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    I just want to point out, even though you marked this as the answer, this is by no means a concrete and distinctive answer... as the topic is complicated... – dovedevic Dec 7 '16 at 21:05
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I answered by saying it just lets the compiler know that the variable can be used across processes or threads, and that it should not use optimization on that variable; as optimizing it can deteriorate behavior. In a nutshell, it's a warning to the compiler.

This is going in the right direction for C# but misses some important aspects.

First off, delete "processes" entirely. Variables are not shared across processes in C#.

Second, don't concentrate on optimizations. Instead concentrate on permissible semantics. A compiler is not required to generate optimal code; a compiler is required to generate specification-compliant code. A re-ordering need not be for performance reasons and need not be faster / smaller / whatever. A volatile declaration adds an additional restriction on the permissible semantics of a multithreaded program.

Third, don't think of it as a warning to the compiler. It's a directive to the compiler: to generate code that is guaranteed to be compliant with the specification for volatile variables. How the compiler does so is up to it.

The actual answer to the question

Can you describe to me what adding volatile in front of variables does?

is: A C# compiler and runtime environment have great latitude to re-order variable reads and writes for any reason they see fit. They are restricted to only those re-orderings which preserve the meaning of programs on a single thread. So "x = y; a = b;" could move the read of b to before the read to y; that's legal because the outcome is unchanged. (This is not the only restriction on re-ordering, but it is in some sense the most fundamental one.) However, re-orderings are permitted to be noticeable on multiple threads; it is possible that another thread observes that b is read before y. This can cause problems.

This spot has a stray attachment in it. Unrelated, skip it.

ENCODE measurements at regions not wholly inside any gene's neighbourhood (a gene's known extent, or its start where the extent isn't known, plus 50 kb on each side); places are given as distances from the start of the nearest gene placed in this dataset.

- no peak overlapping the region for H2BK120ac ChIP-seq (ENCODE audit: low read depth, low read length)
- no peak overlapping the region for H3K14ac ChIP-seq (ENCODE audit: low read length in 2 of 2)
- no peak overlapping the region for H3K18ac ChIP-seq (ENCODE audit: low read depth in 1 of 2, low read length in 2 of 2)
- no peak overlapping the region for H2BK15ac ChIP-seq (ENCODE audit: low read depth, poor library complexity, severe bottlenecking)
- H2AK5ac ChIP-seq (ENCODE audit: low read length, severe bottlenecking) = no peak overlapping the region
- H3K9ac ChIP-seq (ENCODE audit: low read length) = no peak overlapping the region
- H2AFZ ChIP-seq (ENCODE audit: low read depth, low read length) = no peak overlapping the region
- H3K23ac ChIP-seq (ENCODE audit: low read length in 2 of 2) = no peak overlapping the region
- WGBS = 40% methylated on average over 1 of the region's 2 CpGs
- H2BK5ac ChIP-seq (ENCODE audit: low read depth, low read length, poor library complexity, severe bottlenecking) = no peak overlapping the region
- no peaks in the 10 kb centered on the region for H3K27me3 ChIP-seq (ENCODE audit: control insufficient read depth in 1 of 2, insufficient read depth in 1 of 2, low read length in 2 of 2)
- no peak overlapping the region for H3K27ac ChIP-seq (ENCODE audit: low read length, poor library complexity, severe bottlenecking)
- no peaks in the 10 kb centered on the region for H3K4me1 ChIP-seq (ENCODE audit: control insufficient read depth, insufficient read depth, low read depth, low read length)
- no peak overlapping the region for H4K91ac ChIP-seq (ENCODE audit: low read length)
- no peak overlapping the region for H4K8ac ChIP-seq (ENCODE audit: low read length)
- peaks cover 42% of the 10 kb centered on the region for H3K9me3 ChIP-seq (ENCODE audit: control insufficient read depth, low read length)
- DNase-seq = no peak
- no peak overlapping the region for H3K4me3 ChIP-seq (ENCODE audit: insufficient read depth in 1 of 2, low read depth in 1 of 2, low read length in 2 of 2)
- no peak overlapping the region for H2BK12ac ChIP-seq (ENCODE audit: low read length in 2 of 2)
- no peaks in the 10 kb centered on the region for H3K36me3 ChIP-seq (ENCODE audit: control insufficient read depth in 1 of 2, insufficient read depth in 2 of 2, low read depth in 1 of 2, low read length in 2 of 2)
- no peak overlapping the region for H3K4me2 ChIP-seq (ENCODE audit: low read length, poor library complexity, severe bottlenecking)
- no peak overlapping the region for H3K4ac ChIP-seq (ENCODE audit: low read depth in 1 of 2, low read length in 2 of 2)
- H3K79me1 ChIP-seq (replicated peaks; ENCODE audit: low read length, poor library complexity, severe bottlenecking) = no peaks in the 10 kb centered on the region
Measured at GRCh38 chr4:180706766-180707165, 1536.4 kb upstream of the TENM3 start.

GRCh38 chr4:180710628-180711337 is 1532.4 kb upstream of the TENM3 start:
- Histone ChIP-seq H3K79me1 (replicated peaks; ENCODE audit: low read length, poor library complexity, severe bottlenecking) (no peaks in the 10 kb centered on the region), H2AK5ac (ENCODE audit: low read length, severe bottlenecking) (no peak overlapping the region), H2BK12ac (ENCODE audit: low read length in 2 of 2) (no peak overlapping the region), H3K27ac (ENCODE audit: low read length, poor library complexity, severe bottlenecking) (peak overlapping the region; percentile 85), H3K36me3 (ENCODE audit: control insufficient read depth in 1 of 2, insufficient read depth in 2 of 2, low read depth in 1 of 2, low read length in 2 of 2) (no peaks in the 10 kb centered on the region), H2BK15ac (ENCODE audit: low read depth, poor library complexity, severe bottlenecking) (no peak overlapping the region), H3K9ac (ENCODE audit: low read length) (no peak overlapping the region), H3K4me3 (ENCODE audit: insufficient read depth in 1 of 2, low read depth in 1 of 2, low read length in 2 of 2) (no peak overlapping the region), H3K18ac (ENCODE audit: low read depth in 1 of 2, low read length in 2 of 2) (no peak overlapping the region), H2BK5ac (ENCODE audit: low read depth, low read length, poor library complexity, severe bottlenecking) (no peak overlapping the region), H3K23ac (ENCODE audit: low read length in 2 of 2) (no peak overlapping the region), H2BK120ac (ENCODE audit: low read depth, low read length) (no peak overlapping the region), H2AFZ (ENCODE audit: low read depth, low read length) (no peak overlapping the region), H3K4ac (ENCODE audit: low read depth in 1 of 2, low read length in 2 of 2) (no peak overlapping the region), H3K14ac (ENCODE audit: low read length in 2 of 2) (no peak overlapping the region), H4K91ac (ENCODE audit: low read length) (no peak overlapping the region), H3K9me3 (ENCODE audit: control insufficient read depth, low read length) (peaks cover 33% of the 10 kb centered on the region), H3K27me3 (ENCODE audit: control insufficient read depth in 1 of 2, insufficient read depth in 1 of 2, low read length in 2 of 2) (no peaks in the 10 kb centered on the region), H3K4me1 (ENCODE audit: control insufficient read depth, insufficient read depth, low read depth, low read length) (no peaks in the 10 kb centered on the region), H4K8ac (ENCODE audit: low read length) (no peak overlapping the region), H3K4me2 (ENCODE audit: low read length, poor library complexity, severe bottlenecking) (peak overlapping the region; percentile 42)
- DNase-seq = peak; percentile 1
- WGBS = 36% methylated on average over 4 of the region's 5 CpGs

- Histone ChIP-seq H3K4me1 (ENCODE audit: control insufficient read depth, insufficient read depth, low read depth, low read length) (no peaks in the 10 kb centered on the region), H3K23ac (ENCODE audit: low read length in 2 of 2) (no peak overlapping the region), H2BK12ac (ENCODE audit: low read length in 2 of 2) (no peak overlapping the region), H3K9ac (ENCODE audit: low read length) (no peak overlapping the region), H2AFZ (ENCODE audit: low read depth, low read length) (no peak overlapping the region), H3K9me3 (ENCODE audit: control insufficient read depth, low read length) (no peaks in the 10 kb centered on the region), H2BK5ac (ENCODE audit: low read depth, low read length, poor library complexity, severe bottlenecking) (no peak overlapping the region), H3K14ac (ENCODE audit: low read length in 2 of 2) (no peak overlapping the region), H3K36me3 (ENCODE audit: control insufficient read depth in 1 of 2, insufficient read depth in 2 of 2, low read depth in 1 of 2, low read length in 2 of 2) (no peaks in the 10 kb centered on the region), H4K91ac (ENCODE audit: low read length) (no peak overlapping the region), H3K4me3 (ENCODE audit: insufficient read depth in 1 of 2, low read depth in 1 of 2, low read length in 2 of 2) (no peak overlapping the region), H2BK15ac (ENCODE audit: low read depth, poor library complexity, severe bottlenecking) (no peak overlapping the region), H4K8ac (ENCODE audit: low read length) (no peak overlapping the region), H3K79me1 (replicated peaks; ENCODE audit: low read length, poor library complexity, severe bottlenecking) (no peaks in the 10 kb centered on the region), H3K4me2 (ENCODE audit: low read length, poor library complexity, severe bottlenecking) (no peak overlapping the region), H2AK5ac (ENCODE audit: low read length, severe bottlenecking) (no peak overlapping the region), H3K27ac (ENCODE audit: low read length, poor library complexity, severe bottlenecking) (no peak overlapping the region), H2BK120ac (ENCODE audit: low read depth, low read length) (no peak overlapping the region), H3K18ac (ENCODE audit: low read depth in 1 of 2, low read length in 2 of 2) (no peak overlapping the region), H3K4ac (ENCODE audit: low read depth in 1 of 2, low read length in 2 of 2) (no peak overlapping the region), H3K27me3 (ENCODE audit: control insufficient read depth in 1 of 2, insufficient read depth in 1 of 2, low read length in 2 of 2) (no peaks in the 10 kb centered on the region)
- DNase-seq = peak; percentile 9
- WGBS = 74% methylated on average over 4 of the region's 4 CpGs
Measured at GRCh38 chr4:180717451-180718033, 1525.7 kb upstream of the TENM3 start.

The C# compiler and runtime have additional restrictions on how volatile reads and writes may be re-ordered with respect to each other, and furthermore how they may be ordered with respect to other events such as threads starting and stopping, locks, exceptions being thrown, and so on.

Consult the C# specification for a detailed list of the restrictions on observed orderings of reads, writes and other effects.

Note in particular that even with volatile variables, there is not required to be a consistent total ordering of all variable accesses as seen from all threads. And specifically, the notion that volatile "reads the latest value of the variable" is simply false; that phrasing suggests that there is such a thing as "the latest value", which implies a total consistent ordering.

If that sounds confusing, it is. Don't write multithreaded programs that share data across threads. If you must, use the highest level abstractions at your disposal. Hardly anyone should be writing code that uses volatile; use the TPL and let it manage your threads.

Now let's consider your answer in the context of C.

The question is ill-posed with respect to C. In C# volatile is a modifier on member variable declarations; in C, it's part of a type. So saying "before a variable" is ambiguous; where before the variable? There's a difference between a volatile int * x and an int * volatile x. (Can you see the difference?)

But more importantly: the C specification does not guarantee that volatile will have any particular behaviour with respect to threads. If your C compiler does, that's an extension of the language by your compiler vendor. Volatile in C is guaranteed to have certain behaviour with respect to memory mapped IO, long jumps, and signals, and that's all; if you rely on it to have certain behaviour with respect to threads then you are writing non-portable code.

According to the interviewer: it's the other way around, and the volatile keyword warns the OS, not the compiler.

That's nonsense from start to finish. Interviewers should not ask questions that they don't understand the answers to.